Germany - Global health R&D

This section focuses on donor countries’ support to global health research and development (R&D) that addresses the global health challenges disproportionately affecting the world’s most disadvantaged people. Following the methodological approach used by Policy Cures Research (read G-Finder’s scope document), it focuses on donor funding and policy in three main areas: 1) emerging infectious diseases (EIDs); 2) poverty-related and neglected diseases (PRNDs); and 3) sexual and reproductive health (SRH). As part of the EID R&D funding, this section also takes a closer look at donor contributions for COVID-19 R&D within the framework of the Access to COVID-19 Tools Accelerator (ACT-A). This section excludes domestic funding for health R&D that does not benefit low- and middle-income countries. Not all funding mentioned qualifies as ODA.)

Germany was the fourth-largest donor to global health R&D in 2019

According to data from the G-FINDER survey conducted by Policy Cures Research, Germany contributed a total of US$100 million to R&D EIDS, PRNDs, and SRH in 2019, making it the fourth-largest public donor to R&D for these areas. The majority (52% or US$52 million) of this funding was spent on R&D for PRNDs only with 35% (US$35 million) for EIDs and 6% (US$6 million) for SRH. The remainder was spent on R&D initiatives targeting more than one disease area. Germany’s R&D funding decreased by 10% between 2018 and 2019, from US$111 million to US$100 million.  

Germany spent US$38 million on R&D for EIDs in 2019

In 2019, Germany spent US$38 million on R&D for EIDs, including funding exclusively for EID R&D (US$35 million) and funding for R&D relevant to both EIDs and PRNDs (US$3 million). This makes Germany the sixth-largest donor to R&D for EIDs in 2019. Germany’s funding for EIDs for 2019 is on par with 2018 levels. However, since 2015, Germany’s R&D funding for EIDs has increased by 1727% (+US$36 million), with the strongest growth between 2015 and 2016 (+795%; +US$16 million) and between 2016 and 2017 (+55%; +US$10 million). It is worth noting that it is common to see spikes and dips in EID funding as donors respond to outbreaks, and do not necessarily indicate a significant re/de-prioritization of the sector; however, consistent funding for EID R&D (for example, funding for the Coalition for Epidemic Preparedness Innovations; CEPI) is essential to ensuring preparedness in advance of EID outbreaks and ensuring a rapid response — in terms of both research and containment — to emerging disease threats.

Most of Germany’s EID R&D funding in 2019 was disbursed as core funding to institutions (90%), of which 82% went to CEPI. A further 4 % was provided for basic research.  

Germany has stepped up R&D funding to EID through its international COVID-19 response, committing US$1.1 billion between March and October of 2020 

According to Policy Cures Research’s COVID-19 R&D tracker, between the start of the pandemic and October of 2020 (the latest data available), Germany announced funding commitments totaling US$1.1 billion for COVID-19 R&D. US$997 million of this will go towards vaccines, US$11 million toward diagnostics, and US$2 million toward therapeutics. The remaining US$75 million has been committed for unspecified purposes.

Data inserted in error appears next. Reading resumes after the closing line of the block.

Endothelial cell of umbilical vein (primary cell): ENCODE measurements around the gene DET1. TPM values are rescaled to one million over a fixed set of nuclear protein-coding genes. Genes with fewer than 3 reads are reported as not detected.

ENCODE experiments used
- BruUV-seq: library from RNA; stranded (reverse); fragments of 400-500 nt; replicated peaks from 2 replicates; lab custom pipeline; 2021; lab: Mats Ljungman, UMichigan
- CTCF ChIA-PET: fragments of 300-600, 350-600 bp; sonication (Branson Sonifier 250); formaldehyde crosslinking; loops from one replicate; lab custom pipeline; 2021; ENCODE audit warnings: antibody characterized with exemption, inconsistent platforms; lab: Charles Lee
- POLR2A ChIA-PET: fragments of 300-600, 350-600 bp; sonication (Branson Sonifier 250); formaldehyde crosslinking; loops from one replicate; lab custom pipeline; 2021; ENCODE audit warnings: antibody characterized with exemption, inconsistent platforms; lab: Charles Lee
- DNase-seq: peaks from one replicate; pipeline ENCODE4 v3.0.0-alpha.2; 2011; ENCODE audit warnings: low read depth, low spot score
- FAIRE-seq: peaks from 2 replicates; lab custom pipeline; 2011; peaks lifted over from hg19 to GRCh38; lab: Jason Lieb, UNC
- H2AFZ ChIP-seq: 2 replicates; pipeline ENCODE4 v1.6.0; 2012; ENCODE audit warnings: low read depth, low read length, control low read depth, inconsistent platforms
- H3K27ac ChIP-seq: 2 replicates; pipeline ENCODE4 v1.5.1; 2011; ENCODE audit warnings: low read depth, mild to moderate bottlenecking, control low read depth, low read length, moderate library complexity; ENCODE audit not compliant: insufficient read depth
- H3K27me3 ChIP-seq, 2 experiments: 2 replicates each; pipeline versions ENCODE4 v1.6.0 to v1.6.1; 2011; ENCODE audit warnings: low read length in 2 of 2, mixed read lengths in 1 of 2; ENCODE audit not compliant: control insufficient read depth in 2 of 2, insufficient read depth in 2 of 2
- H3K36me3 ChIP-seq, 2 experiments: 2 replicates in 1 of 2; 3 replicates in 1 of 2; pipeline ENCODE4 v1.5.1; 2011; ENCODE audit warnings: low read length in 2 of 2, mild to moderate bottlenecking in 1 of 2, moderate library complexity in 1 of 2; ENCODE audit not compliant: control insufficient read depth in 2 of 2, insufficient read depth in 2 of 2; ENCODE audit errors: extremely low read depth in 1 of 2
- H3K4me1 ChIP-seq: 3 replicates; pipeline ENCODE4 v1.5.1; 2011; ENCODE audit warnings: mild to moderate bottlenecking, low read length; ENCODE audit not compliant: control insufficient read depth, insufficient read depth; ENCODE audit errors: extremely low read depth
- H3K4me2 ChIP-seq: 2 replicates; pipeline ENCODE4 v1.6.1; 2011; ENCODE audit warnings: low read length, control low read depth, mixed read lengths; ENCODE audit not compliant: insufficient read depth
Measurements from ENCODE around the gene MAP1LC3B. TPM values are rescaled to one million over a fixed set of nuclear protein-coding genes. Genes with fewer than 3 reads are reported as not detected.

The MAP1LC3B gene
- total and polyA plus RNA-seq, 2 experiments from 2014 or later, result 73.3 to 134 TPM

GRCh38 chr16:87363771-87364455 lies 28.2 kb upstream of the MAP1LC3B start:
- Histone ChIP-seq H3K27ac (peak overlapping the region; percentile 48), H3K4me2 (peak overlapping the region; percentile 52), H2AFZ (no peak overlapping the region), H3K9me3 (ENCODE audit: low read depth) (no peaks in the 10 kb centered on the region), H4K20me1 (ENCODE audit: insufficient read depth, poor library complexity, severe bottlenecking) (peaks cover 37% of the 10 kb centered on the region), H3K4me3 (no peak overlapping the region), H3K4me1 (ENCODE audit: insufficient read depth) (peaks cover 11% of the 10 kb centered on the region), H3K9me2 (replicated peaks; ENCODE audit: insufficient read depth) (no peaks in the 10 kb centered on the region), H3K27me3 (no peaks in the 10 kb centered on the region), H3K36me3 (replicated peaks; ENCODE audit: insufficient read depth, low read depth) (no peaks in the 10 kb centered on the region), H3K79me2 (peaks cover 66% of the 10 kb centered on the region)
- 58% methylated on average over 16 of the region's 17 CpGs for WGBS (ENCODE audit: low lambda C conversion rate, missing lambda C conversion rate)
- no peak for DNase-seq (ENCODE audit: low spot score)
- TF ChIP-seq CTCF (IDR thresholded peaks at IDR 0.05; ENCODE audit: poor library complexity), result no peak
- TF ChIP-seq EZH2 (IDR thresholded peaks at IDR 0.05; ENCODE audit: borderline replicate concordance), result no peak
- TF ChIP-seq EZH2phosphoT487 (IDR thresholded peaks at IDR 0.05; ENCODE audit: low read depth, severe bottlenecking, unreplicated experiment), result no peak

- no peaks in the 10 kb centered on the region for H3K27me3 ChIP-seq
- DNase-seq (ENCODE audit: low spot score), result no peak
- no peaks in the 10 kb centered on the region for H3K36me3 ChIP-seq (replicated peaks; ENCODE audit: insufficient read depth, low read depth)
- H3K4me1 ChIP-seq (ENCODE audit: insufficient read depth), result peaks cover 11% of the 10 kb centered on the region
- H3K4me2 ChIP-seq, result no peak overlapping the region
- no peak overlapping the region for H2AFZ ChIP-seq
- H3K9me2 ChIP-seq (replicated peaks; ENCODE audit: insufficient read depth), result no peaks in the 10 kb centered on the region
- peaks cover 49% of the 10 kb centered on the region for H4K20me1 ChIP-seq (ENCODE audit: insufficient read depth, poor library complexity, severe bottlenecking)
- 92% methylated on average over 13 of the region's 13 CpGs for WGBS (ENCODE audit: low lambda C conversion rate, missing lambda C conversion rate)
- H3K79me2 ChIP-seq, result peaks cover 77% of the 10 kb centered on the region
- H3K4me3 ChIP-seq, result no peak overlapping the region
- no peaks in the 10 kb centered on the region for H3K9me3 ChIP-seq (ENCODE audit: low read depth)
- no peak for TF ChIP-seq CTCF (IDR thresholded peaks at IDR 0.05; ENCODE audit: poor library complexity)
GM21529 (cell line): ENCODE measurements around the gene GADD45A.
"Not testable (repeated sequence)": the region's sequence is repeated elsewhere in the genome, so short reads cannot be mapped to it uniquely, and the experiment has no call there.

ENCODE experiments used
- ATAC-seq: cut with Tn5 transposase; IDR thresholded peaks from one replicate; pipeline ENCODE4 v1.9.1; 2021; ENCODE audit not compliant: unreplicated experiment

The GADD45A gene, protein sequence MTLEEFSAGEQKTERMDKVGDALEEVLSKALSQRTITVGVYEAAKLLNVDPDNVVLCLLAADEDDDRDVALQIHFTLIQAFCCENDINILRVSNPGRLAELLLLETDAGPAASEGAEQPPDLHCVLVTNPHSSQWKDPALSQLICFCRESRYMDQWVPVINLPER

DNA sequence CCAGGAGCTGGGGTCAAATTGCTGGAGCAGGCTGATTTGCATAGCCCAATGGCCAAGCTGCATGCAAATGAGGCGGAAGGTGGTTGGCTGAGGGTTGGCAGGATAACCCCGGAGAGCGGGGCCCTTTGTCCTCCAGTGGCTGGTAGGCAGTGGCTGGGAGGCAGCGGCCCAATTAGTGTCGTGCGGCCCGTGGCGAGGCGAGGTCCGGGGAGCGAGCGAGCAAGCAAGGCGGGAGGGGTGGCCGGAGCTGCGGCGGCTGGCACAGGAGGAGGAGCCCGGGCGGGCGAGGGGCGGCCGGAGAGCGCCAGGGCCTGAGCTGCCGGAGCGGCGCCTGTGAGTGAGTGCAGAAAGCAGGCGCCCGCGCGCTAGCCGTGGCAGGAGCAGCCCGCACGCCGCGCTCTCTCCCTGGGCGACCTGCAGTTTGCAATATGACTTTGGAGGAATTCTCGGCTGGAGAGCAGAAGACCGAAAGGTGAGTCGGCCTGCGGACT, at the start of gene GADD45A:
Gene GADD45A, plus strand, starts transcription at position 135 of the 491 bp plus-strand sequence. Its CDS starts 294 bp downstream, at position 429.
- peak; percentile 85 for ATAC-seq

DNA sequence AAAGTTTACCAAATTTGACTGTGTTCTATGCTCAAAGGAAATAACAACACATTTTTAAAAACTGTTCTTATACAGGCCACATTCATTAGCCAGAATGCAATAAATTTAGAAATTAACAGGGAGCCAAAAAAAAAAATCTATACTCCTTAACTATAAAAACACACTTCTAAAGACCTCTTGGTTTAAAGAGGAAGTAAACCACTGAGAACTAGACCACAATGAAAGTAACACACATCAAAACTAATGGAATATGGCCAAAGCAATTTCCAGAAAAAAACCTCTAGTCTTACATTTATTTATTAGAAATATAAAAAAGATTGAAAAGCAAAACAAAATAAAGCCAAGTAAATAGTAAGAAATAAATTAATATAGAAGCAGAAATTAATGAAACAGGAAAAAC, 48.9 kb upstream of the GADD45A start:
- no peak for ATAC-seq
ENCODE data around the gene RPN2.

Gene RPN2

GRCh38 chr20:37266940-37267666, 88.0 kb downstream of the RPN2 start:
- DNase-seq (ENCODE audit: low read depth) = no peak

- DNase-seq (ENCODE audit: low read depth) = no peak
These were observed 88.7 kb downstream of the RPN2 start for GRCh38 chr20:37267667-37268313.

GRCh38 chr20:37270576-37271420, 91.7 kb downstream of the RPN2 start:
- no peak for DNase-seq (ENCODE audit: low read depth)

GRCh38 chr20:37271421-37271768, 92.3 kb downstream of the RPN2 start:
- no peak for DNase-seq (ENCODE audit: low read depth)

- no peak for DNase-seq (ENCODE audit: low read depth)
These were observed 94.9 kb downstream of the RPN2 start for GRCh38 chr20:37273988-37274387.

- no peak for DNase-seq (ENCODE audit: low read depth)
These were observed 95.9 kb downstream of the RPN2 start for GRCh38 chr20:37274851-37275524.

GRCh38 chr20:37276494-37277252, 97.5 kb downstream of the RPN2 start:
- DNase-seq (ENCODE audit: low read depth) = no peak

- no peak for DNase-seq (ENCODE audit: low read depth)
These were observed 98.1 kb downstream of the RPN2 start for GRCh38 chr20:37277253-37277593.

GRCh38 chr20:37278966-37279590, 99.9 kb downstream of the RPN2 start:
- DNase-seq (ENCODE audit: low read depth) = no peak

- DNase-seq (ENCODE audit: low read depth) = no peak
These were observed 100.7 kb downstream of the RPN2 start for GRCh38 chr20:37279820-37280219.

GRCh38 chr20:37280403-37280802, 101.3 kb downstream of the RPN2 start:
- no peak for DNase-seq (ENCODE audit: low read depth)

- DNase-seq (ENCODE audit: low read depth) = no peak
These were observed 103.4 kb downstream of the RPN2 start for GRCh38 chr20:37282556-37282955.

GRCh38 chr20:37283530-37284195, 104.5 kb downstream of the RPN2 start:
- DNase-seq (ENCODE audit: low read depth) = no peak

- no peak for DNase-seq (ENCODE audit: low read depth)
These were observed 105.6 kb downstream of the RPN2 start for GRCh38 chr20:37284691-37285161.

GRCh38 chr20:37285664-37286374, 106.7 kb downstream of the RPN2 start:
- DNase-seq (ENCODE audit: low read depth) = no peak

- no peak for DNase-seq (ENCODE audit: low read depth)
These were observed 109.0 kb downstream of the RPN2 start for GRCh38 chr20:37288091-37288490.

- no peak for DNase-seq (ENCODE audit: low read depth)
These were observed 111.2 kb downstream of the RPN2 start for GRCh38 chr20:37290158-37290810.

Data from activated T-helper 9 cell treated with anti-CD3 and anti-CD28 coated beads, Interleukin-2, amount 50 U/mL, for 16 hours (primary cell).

Among its commitments, Germany provided US$841 million for a national vaccine research program aimed at strengthening research on vaccines and expanding production capacities in Germany.  Germany also contributed US$11 million to the Foundation for Innovative New Diagnostics (FIND) and pledged US$157 million to CEPI in March of 2020. CEPI (along with Gavi, the Vaccine Alliance) is convening the vaccine pillar of ACT-A while FIND (in collaboration with the Global Fund to fight AIDS, Tuberculosis and Malaria) is working on diagnostics. ACT-A is a framework for collaboration through which donor countries have committed funds toward R&D for COVID-19; however not all ACT-A funding is for R&D, since it also has strong health system strengthening and vaccine distribution components. For additional information on the broader ACT-A global health response to COVID-19, please see Sector: ‘Global Health’.

Germany’s funding to R&D for PRNDs decreased by 13% in 2019

In 2019, Germany invested US$59 million in R&D for PRNDs, including funding for R&D exclusively relevant to PRNDS (US$52 million), and areas of overlap with SRH (US$4 million) and EIDs (US$3 million). This makes Germany the fourth-largest public supporter of PRND R&D in 2019 even after a decrease of 13% compared to 2018.

Most of Germany’s funding for PRNDs in 2019 took the form of drugs (34%), followed by basic research (27%) and unspecified products (19%). 46% of spending on R&D for PRNDs was directed toward Tuberculosis, 16% toward Helminth infections (worms & flukes), and 13%, and 6% of the R&D funding for PRNDs were channeled to Malaria and HIV/AIDS, respectively.

PRNDs are highlighted as a priority in Germany’s 2017-2021 government coalition treaty. Germany’s newly launched Federal Government’s Strategy on Global Health (published in October of 2020) highlighted the fight against PRNDs as one of Germany’s priority areas in the global health sector, including the support of product-oriented research and development to combat PRNDs. Germany puts a special focus on the fight against HIV/AIDS, malaria, and tuberculosis and has been a strong supporter of the Global Fund. Germany has pledged €1.0 billion (US$1.1 billion) for the Global Fund’s strategic period of 2020-2022.

Germany’s funding for SRH R&D decreased by a third in 2019

In 2019, Germany spent US$10 million on R&D for SRH, making Germany the fifth-largest donor to this sector after a 36% decrease compared to 2018. In 2019, the largest share of this funding (57% or US$5 million) was channeled to R&D for sexually transmitted infections (STIs).  Germany also made disbursements of US$3 million  for R&D for HIV/AIDS (35% of total SRH R&D funding; portions of this funding are also counted as PRND funding). Germany allocated US$600,000 for human papillomavirus (HPV) and HPV-related cervical cancer (6% of total SRH R&D funding). 51% of SRH R&D funding went towards drugs, 34% was disbursed for unspecified products, and 12% was used for diagnostics.